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The Fix Is In

TECH TALK - The past few weeks have me back with my mixed palette of inks, acrylics and graphite. It feels good working with these materials and I can go as abstract expressionist or minimal as I like, depending on the way the piece is moving along. I posted a piece the other day on social media, mentioning that the graphite needed to be fixed before the painting could be varnished. Someone sent me a message asking what I mean by "fix" because they had not heard that term before. I guess if one does not work on paper, use charcoals or pastels, maybe this term would never come up. But even for a painter who creates washes on canvas with watercolors or acrylics, a fix can save the layers from being smudged or compromised. A fix is when one uses a fixative to seal a layer so they can keep building more layers. I use (more often than not) a fixative designed for charcoal and pastels. I will spray a very thin layer over the canvas to set the inks and pencil markings on my painting so they do not wash away or smudge when I add more layers.  I use both aerosol and pump versions. I use Spectrafix; This fixative is non toxic and archival.

In this painting (the one that was featured in the social media post mentioned above) I have added graphite in various stages of the color washing. With some of them I want it to fade and smudge a bit, but for others I want it to remain untouched, and this is where I will give it a little spray. When I get to the final layers and when the painting is finished it will get a light overall fix before it is varnished. I usually wait a few more days to varnish it. I use a satin varnish, Liquitex. For smaller paintings I usually apply the varnish with a brush. For large paintings I use a sponge. A satin varnish will pull the colors up and even out the tones across the canvas. It has a more natural look.

playing fast and loose: acrylic and graphite on linen 48x40

THE BIG FIX - I am packing up a lot of my materials to take back to my larger studio in the city. This painting here is the last large piece painted in my home studio. I feel like the winter was a great teacher for me and I am on my way. I am feeling better overall this past week and hopeful that I will have a few good weeks ahead, or at least before another relapse or super hot weather. The heat really takes a toll, so I am hoping to get a lot of work done before I have to deal with that. It's such a game of Russian Roulette, spinning the wheel each night in hopes of having a good wake up and the ability to walk to the bathroom... I am a tough cookie, so whatever comes my way I will deal with it, and hopefully a good liar when it comes to my work, keeping it on the brighter side of reality and not plunging down into despair or ugliness. or at least most of the time.. Some things do need to be expressed and I am cool with that too.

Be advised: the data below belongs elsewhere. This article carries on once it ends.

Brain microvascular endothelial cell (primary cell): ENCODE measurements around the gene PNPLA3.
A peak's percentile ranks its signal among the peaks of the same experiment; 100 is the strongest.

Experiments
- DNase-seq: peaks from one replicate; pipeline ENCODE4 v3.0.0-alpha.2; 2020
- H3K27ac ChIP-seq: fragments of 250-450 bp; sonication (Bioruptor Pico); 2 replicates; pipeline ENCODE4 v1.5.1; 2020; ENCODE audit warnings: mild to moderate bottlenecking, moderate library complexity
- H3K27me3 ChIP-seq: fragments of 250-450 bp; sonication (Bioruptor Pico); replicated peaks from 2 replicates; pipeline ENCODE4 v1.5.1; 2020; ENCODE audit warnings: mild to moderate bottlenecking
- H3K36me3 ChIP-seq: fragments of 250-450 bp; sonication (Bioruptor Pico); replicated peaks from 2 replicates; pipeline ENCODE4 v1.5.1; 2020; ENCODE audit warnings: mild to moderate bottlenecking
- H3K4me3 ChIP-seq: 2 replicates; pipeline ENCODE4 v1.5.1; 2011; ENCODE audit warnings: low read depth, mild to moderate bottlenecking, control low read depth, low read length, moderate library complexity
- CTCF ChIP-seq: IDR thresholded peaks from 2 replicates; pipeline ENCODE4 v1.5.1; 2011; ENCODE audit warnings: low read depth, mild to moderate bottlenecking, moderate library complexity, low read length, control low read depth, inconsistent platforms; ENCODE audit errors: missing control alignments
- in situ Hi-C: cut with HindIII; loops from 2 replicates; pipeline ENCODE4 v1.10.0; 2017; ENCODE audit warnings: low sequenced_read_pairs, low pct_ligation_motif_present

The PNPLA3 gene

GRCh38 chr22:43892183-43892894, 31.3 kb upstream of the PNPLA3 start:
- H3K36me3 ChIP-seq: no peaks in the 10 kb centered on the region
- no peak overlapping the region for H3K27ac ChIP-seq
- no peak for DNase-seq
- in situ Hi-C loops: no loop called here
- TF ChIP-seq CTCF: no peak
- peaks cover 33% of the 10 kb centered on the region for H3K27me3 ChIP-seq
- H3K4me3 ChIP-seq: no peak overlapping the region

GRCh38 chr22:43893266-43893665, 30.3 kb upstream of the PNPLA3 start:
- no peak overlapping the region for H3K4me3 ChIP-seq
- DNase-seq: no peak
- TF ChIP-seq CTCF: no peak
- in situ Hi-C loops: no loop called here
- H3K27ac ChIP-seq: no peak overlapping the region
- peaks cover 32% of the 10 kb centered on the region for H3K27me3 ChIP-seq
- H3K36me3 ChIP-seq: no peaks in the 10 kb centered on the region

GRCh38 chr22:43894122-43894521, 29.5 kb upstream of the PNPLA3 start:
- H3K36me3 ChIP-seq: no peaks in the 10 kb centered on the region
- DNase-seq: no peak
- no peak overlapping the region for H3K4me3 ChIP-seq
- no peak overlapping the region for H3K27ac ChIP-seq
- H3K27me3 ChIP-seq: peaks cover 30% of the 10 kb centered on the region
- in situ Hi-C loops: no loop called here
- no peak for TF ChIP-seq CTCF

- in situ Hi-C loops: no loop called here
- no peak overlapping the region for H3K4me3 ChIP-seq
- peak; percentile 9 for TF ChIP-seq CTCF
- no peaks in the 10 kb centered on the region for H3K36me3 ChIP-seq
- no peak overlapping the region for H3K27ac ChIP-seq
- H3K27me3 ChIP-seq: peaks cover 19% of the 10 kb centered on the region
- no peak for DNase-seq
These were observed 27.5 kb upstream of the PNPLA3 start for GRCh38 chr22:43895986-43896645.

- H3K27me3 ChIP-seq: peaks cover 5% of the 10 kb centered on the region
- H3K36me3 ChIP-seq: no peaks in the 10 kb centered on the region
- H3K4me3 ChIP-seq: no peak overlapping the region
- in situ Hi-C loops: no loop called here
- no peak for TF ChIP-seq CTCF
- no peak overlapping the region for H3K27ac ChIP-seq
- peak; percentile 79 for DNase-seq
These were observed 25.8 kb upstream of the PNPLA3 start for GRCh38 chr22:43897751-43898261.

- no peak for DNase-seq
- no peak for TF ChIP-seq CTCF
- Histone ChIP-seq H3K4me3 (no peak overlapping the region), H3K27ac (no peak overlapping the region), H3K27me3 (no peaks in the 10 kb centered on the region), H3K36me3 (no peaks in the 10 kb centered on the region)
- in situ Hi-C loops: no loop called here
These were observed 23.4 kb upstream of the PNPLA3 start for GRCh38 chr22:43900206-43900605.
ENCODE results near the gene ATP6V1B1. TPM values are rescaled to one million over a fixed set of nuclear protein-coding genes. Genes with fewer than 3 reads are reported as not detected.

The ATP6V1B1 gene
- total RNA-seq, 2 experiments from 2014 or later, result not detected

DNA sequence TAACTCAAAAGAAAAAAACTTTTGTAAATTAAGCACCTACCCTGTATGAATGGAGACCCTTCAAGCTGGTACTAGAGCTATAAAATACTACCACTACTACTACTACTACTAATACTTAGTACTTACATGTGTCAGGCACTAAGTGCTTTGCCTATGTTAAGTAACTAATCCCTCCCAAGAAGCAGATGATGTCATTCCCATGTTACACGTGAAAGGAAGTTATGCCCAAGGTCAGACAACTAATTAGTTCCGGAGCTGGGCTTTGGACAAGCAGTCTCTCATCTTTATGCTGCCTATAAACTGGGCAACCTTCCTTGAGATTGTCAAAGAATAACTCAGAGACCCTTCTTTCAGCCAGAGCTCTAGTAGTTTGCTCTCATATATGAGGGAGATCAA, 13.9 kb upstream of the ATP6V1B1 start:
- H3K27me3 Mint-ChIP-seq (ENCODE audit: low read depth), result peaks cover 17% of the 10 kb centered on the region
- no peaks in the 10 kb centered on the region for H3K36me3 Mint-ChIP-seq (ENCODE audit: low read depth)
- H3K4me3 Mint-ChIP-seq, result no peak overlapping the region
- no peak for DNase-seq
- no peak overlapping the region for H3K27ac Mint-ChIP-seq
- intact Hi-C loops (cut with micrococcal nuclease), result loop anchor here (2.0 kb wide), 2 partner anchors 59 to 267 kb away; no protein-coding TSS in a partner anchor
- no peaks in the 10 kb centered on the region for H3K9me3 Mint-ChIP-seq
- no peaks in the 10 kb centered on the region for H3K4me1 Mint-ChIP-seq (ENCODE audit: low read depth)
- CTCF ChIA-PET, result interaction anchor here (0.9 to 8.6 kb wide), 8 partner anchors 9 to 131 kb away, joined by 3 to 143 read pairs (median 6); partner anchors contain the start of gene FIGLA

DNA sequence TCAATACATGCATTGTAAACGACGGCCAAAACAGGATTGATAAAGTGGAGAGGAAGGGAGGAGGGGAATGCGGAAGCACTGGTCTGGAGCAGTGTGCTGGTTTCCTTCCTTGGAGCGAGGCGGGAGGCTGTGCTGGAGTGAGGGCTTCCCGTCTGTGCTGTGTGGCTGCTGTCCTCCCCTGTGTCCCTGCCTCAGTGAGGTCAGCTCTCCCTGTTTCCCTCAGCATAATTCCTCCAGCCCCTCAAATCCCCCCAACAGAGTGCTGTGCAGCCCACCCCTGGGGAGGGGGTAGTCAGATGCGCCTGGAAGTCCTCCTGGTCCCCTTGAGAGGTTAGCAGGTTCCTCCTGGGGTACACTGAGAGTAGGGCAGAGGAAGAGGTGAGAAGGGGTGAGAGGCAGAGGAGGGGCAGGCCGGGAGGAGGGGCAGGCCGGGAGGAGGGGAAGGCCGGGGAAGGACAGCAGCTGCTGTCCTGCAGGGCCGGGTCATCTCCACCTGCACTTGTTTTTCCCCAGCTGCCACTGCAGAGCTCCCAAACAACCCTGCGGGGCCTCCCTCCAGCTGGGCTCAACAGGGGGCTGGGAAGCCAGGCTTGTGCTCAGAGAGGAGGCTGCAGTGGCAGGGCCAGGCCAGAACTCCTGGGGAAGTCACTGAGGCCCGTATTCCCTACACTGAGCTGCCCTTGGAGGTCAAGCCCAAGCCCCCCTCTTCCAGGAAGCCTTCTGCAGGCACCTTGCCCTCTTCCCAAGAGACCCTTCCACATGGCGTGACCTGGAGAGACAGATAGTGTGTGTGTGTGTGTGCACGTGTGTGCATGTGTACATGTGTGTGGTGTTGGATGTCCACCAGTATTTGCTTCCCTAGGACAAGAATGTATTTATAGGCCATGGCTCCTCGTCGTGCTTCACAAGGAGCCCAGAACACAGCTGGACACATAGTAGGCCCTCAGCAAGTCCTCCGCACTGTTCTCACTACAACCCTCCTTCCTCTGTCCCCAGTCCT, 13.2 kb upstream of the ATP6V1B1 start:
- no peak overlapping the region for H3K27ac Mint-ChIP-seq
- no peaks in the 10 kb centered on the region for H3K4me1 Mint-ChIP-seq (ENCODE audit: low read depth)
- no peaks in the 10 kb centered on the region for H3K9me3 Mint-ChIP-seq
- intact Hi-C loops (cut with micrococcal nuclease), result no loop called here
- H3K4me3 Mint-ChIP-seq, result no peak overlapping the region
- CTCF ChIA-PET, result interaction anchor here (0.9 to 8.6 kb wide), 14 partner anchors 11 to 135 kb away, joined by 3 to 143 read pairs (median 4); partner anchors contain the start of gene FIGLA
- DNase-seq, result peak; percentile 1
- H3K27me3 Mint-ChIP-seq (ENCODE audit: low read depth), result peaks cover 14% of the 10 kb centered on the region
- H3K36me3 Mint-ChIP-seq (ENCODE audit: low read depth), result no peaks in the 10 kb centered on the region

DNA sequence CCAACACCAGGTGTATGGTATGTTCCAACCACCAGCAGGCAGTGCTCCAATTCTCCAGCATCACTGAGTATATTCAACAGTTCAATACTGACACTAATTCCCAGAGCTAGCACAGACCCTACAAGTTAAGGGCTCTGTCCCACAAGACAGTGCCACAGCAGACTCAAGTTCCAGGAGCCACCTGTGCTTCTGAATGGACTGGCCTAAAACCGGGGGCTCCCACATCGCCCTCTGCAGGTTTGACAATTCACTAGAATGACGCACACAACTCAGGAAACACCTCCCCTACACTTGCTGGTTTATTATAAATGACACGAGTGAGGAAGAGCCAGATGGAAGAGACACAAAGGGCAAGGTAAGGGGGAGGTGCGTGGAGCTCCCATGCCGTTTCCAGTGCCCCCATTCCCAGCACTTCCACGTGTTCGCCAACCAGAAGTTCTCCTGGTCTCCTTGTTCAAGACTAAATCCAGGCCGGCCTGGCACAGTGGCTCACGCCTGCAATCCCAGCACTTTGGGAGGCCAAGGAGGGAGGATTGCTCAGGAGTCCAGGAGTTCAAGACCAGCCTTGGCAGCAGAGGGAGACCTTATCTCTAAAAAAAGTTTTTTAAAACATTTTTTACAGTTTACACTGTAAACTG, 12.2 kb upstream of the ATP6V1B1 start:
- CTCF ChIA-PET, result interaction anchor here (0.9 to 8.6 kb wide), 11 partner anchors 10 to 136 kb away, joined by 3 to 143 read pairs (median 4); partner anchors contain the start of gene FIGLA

Minimalist At Heart

I have all but one of the ten studies completed and I find that, with them all in the studio next to each other, there is a clear pattern. Some of the elements, I do not care for (at all) and others just confirm what I have always known. I really love layers. Layers of color, organic shapes, subtle shapes, natural tones and values. What I do not like are the heavy handed colors.

I am thinking of this painting Bulldogs Beach, from last summer. All of the unstretched canvases that I have been painting since summer seem to be moving more in this direction and I am happy with that.

Bulldogs Beach: acrylic on stretched canvas. 30x30x1.5 - 2015

I also find that I work completely different when my surface is a stretched canvas or a canvas tacked to the wall, or when I am working with paper. I work differently when something is laying flat on a table, on an easel or hard surface like the hard board that I use for works on paper. I know this, I have always known this, yet it is the kind of thing that never really gets more than a passing thought. Right now I am thinking about it... a lot. My next move will determine the work that I do for the year. Stretched canvas or unstretched canvas. After spending some time at Fridays open studio, painting.. I have decided to take that canvas off the bars and finish it tacked to the wall. This is where I am with the work. I like what happens when I am working on a surface without resistance. Without having to straighten the canvas on the easel or tighten the cloth because I am pushing too hard into the paint. Every time I go back and forth, from easel to wall, the work changes. That was not really a problem for me before, but now it is. I even have a piece of hard board in my home studio to work on now, so everything will be consistent.

I am always talking about change. Now I can change and stay the same all at the same time.